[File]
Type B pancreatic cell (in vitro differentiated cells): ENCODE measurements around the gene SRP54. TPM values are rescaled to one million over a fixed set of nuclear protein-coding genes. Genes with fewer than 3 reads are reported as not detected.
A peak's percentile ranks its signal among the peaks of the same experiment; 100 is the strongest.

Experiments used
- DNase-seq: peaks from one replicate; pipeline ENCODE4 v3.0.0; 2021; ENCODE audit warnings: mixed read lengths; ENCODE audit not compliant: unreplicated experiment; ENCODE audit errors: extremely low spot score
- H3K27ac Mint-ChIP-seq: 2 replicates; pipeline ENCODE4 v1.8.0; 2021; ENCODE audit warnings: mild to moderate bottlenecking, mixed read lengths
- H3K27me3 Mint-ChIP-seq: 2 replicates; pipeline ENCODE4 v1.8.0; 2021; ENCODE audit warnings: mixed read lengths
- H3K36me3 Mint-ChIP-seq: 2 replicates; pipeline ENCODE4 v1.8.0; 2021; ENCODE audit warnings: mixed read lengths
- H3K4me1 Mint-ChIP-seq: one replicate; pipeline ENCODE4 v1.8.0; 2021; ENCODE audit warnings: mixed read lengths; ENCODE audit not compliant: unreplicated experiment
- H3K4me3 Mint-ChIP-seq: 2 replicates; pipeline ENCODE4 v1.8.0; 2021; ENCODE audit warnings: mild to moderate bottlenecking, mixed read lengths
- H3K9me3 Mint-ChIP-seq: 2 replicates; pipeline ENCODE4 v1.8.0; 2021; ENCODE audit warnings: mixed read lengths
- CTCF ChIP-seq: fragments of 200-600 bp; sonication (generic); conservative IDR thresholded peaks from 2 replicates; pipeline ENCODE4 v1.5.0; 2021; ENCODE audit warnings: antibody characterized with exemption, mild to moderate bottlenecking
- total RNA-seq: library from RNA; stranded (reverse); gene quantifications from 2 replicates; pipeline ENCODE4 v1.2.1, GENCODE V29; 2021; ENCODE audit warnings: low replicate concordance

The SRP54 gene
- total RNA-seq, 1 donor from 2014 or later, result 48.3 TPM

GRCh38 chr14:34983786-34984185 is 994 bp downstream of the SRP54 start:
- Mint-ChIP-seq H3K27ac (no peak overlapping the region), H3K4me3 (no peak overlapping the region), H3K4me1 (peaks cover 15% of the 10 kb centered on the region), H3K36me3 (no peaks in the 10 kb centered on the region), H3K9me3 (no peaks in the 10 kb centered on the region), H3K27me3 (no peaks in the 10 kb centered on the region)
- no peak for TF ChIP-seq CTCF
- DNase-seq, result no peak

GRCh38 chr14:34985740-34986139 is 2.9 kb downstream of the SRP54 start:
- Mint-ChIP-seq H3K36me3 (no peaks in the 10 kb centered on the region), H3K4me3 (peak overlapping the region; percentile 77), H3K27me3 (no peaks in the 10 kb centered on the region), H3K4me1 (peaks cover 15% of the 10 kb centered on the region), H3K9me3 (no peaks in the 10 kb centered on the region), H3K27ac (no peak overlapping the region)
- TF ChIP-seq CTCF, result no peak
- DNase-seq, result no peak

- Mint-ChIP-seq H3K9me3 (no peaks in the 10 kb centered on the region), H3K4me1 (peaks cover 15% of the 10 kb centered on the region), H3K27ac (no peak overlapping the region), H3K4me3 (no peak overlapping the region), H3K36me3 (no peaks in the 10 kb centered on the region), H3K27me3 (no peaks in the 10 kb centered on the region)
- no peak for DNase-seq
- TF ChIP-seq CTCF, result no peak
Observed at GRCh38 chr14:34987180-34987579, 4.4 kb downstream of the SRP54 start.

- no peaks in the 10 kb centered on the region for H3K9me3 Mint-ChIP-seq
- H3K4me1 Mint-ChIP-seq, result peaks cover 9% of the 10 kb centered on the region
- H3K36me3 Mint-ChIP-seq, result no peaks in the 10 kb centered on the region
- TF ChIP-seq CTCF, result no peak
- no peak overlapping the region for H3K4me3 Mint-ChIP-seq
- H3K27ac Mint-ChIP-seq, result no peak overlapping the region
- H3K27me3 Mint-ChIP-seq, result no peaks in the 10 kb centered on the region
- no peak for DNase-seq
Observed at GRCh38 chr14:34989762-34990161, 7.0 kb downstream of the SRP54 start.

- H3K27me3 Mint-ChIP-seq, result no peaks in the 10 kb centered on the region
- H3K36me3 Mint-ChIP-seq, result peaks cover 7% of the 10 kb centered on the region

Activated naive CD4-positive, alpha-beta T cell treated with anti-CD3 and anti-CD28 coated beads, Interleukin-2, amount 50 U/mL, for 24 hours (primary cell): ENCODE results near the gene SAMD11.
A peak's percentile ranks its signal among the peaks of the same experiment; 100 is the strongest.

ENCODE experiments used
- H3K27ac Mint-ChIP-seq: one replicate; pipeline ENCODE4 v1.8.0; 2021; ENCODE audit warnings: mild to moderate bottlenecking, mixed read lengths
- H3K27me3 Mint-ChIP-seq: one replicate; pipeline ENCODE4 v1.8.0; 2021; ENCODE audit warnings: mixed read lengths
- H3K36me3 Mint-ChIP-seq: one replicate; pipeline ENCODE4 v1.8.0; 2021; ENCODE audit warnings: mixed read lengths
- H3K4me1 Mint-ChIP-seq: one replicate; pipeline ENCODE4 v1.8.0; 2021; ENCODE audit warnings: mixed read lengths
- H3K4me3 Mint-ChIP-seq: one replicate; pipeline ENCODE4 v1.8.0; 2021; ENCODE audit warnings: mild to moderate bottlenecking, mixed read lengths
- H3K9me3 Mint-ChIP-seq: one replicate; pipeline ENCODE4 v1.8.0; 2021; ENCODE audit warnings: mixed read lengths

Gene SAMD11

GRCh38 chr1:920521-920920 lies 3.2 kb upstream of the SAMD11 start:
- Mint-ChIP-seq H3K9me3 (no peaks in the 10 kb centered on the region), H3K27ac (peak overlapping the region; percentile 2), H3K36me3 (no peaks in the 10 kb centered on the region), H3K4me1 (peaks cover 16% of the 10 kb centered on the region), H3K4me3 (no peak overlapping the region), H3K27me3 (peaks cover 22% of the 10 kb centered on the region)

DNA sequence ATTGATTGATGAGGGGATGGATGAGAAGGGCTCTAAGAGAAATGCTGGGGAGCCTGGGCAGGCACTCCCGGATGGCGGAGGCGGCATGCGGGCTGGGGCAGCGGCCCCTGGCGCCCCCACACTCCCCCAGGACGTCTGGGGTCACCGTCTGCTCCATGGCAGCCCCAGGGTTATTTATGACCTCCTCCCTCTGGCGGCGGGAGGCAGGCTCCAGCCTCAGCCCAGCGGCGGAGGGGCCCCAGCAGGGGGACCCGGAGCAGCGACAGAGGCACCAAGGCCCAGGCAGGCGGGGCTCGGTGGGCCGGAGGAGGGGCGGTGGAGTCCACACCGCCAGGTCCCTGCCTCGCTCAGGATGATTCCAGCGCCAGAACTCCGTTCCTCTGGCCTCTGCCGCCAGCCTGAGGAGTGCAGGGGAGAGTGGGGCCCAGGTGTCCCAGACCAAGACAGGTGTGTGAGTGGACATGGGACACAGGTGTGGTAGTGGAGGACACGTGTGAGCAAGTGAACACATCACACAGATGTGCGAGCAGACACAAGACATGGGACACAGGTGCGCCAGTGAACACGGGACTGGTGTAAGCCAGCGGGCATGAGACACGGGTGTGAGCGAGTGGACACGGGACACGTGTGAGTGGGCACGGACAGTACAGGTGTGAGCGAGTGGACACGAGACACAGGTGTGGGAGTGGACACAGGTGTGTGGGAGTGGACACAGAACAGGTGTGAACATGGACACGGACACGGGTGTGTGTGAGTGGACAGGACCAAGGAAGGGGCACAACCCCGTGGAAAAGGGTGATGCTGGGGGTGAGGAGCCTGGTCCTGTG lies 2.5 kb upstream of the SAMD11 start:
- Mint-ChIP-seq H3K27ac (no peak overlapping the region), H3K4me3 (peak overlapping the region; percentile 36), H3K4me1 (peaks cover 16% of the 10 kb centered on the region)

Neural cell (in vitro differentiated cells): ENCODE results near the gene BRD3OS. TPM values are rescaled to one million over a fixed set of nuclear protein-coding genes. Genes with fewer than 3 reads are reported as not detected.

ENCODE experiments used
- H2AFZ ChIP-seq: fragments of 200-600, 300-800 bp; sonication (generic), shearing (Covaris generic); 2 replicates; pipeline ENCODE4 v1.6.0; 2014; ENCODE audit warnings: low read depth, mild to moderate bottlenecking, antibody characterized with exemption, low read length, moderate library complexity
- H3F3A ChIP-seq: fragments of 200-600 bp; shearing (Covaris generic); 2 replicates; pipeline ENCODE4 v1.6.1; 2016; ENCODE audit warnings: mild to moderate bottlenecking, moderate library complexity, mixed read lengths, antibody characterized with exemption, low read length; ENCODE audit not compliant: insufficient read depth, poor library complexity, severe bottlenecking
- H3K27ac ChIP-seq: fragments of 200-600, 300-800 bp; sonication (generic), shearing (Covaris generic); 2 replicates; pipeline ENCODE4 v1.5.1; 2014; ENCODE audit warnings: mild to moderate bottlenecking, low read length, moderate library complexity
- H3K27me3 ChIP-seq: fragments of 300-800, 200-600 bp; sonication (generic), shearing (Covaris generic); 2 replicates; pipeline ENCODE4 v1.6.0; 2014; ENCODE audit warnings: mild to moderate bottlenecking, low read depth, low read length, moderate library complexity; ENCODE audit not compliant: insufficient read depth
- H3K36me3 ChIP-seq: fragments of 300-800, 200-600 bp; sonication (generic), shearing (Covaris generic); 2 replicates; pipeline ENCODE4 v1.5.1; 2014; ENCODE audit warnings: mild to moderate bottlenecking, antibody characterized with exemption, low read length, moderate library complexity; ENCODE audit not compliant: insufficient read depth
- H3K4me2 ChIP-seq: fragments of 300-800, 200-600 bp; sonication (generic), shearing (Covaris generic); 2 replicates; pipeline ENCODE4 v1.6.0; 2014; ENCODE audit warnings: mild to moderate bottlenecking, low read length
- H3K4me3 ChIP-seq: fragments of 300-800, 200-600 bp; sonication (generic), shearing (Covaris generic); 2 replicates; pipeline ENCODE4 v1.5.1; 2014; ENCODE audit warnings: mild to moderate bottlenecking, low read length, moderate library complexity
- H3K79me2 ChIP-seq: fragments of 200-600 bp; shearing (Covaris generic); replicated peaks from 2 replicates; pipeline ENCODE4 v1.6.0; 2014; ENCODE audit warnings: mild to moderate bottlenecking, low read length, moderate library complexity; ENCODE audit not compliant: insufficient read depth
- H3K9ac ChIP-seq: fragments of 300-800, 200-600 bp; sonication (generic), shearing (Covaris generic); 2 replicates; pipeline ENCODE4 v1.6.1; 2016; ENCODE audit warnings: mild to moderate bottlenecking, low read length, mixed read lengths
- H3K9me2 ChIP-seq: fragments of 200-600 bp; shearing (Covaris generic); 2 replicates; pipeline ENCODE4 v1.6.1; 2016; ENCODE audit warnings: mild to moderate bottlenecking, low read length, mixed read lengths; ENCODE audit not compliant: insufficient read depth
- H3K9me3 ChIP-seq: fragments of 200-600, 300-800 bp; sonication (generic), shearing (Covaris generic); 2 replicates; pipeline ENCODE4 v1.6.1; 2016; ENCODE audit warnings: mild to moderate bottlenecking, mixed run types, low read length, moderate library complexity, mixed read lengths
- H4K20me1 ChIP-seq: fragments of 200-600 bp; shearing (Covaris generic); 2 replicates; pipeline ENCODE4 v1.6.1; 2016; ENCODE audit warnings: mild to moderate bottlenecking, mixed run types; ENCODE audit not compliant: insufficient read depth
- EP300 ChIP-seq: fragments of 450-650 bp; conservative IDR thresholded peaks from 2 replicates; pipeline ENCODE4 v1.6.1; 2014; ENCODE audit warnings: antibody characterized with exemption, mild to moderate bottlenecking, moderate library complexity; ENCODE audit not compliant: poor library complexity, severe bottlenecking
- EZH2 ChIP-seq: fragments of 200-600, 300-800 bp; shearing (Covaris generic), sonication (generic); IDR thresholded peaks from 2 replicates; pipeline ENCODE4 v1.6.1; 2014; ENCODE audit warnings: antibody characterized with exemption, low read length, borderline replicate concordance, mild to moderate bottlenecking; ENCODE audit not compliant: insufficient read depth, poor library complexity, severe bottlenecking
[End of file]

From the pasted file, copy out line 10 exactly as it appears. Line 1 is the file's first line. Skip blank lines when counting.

- H3K9me3 Mint-ChIP-seq: 2 replicates; pipeline ENCODE4 v1.8.0; 2021; ENCODE audit warnings: mixed read lengths